If you wrote all the possible four digit numbers made by using each of the digits 2, 4, 5, 7 once, what would they add up to?

There are exactly 3 ways to add 4 odd numbers to get 10. Find all the ways of adding 8 odd numbers to get 20. To be sure of getting all the solutions you will need to be systematic. What about. . . .

The sum of the first 'n' natural numbers is a 3 digit number in which all the digits are the same. How many numbers have been summed?

What is the sum of all the digits in all the integers from one to one million?

A combination mechanism for a safe comprises thirty-two tumblers numbered from one to thirty-two in such a way that the numbers in each wheel total 132... Could you open the safe?

Can you arrange the digits 1,2,3,4,5,6,7,8,9 into three 3-digit numbers such that their total is close to 1500?

What is the largest number you can make using the three digits 2, 3 and 4 in any way you like, using any operations you like? You can only use each digit once.

This article suggests some ways of making sense of calculations involving positive and negative numbers.

You have four jugs of 9, 7, 4 and 2 litres capacity. The 9 litre jug is full of wine, the others are empty. Can you divide the wine into three equal quantities?

Whenever two chameleons of different colours meet they change colour to the third colour. Describe the shortest sequence of meetings in which all the chameleons change to green if you start with 12. . . .

Investigate $1^n + 19^n + 20^n + 51^n + 57^n + 80^n + 82^n $ and $2^n + 12^n + 31^n + 40^n + 69^n + 71^n + 85^n$ for different values of n.

This challenge is to make up YOUR OWN alphanumeric. Each letter represents a digit and where the same letter appears more than once it must represent the same digit each time.

There are over sixty different ways of making 24 by adding, subtracting, multiplying and dividing all four numbers 4, 6, 6 and 8 (using each number only once). How many can you find?

How can we help students make sense of addition and subtraction of negative numbers?

Find the values of the nine letters in the sum: FOOT + BALL = GAME

Use 4 four times with simple operations so that you get the answer 12. Can you make 15, 16 and 17 too?

When I type a sequence of letters my calculator gives the product of all the numbers in the corresponding memories. What numbers should I store so that when I type 'ONE' it returns 1, and when I type. . . .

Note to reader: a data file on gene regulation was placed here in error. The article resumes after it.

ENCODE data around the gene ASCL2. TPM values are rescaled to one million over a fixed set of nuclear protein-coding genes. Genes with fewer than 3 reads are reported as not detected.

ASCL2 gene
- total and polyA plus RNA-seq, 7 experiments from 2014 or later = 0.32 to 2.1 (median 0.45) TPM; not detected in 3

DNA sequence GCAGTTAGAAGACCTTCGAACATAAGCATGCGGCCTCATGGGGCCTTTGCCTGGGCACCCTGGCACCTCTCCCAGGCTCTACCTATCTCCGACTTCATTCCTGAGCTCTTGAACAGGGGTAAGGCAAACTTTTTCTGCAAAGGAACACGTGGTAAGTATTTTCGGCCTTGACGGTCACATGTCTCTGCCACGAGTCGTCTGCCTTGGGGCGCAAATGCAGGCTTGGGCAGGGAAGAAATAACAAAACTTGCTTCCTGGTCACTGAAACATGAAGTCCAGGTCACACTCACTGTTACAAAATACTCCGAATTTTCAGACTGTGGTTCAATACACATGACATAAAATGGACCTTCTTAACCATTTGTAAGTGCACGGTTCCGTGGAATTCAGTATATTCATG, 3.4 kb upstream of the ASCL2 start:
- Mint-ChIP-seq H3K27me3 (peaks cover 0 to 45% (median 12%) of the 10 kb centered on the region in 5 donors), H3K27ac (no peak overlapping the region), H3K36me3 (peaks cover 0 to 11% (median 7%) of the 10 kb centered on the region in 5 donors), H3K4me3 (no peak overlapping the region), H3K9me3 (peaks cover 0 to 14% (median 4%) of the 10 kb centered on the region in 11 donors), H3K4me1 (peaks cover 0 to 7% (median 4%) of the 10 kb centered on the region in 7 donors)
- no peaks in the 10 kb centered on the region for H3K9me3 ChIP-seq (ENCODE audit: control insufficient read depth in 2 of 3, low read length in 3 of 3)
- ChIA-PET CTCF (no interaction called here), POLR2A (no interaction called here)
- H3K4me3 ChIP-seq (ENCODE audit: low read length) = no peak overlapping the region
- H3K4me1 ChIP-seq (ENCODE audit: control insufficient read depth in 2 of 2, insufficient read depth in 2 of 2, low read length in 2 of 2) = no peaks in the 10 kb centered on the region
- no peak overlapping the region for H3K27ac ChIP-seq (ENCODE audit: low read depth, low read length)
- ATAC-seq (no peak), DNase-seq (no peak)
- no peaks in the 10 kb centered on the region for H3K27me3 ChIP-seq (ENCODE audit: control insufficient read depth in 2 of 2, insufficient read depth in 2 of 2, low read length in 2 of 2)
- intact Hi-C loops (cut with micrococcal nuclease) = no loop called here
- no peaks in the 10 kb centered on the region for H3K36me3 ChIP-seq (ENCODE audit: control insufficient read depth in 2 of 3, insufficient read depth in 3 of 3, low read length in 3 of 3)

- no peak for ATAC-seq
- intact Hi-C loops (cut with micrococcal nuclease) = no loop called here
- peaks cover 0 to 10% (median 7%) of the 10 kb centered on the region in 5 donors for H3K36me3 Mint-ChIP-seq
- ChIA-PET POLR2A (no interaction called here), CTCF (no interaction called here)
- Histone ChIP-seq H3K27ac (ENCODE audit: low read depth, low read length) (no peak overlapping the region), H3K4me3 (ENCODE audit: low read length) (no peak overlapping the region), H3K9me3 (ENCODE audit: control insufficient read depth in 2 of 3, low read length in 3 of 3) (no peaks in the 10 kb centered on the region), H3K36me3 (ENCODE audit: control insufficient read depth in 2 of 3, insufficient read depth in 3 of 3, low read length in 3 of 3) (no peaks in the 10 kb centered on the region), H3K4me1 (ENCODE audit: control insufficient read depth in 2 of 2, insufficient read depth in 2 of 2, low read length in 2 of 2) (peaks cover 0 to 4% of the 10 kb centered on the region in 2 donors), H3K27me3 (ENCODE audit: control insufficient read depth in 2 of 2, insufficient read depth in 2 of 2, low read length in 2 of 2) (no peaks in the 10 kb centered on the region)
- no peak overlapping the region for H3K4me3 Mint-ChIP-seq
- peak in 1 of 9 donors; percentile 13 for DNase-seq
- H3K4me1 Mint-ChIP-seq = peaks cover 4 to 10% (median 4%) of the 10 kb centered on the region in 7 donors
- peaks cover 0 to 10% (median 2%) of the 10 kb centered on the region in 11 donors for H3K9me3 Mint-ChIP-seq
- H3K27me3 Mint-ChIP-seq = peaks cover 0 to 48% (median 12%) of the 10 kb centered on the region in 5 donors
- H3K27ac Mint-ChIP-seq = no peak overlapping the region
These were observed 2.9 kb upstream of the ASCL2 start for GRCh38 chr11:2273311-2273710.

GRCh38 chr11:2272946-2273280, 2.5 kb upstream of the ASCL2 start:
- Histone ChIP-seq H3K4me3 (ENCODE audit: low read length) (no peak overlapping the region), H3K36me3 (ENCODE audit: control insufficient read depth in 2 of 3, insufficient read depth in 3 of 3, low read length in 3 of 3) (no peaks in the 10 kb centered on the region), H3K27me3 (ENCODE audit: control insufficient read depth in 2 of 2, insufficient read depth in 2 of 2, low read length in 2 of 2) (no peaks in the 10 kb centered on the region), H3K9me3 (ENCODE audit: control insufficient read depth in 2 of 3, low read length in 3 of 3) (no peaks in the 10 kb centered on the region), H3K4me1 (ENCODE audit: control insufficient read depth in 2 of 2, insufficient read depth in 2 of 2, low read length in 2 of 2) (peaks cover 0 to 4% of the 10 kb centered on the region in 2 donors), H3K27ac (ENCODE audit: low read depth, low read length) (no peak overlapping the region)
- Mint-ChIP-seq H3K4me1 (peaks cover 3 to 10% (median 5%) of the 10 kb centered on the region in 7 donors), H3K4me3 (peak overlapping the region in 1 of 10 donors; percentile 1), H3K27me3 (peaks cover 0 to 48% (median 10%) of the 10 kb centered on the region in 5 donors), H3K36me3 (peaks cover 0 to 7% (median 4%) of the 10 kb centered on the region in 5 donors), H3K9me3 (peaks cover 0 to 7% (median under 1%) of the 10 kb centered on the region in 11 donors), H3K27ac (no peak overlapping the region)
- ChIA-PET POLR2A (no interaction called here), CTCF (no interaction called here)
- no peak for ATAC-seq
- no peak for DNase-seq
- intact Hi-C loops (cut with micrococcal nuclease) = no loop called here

What do the digits in the number fifteen add up to? How many other numbers have digits with the same total but no zeros?

The Scot, John Napier, invented these strips about 400 years ago to help calculate multiplication and division. Can you work out how to use Napier's bones to find the answer to these multiplications?

Use your logical reasoning to work out how many cows and how many sheep there are in each field.

In this 100 square, look at the green square which contains the numbers 2, 3, 12 and 13. What is the sum of the numbers that are diagonally opposite each other? What do you notice?

Can you draw a continuous line through 16 numbers on this grid so that the total of the numbers you pass through is as high as possible?

This Sudoku, based on differences. Using the one clue number can you find the solution?

Choose four different digits from 1-9 and put one in each box so that the resulting four two-digit numbers add to a total of 100.

Ann thought of 5 numbers and told Bob all the sums that could be made by adding the numbers in pairs. The list of sums is 6, 7, 8, 8, 9, 9, 10,10, 11, 12. Help Bob to find out which numbers Ann was. . . .

In this game the winner is the first to complete a row of three. Are some squares easier to land on than others?

Find out what a Deca Tree is and then work out how many leaves there will be after the woodcutter has cut off a trunk, a branch, a twig and a leaf.

If each of these three shapes has a value, can you find the totals of the combinations? Perhaps you can use the shapes to make the given totals?

The clockmaker's wife cut up his birthday cake to look like a clock face. Can you work out who received each piece?

Skippy and Anna are locked in a room in a large castle. The key to that room, and all the other rooms, is a number. The numbers are locked away in a problem. Can you help them to get out?

Can you use the information to find out which cards I have used?

An investigation involving adding and subtracting sets of consecutive numbers. Lots to find out, lots to explore.

Find a great variety of ways of asking questions which make 8.

Can you find which shapes you need to put into the grid to make the totals at the end of each row and the bottom of each column?

What happens when you add three numbers together? Will your answer be odd or even? How do you know?

The picture shows a lighthouse and many underwater creatures. If you know the markings on the lighthouse are 1m apart, can you work out the distances between some of the different creatures?

Find at least one way to put in some operation signs (+ - x ÷) to make these digits come to 100.

How could you put eight beanbags in the hoops so that there are four in the blue hoop, five in the red and six in the yellow? Can you find all the ways of doing this?

Investigate what happens when you add house numbers along a street in different ways.

The value of the circle changes in each of the following problems. Can you discover its value in each problem?

Katie had a pack of 20 cards numbered from 1 to 20. She arranged the cards into 6 unequal piles where each pile added to the same total. What was the total and how could this be done?

These two group activities use mathematical reasoning - one is numerical, one geometric.

Use your logical-thinking skills to deduce how much Dan's crisps and ice-cream cost altogether.

A lady has a steel rod and a wooden pole and she knows the length of each. How can she measure out an 8 unit piece of pole?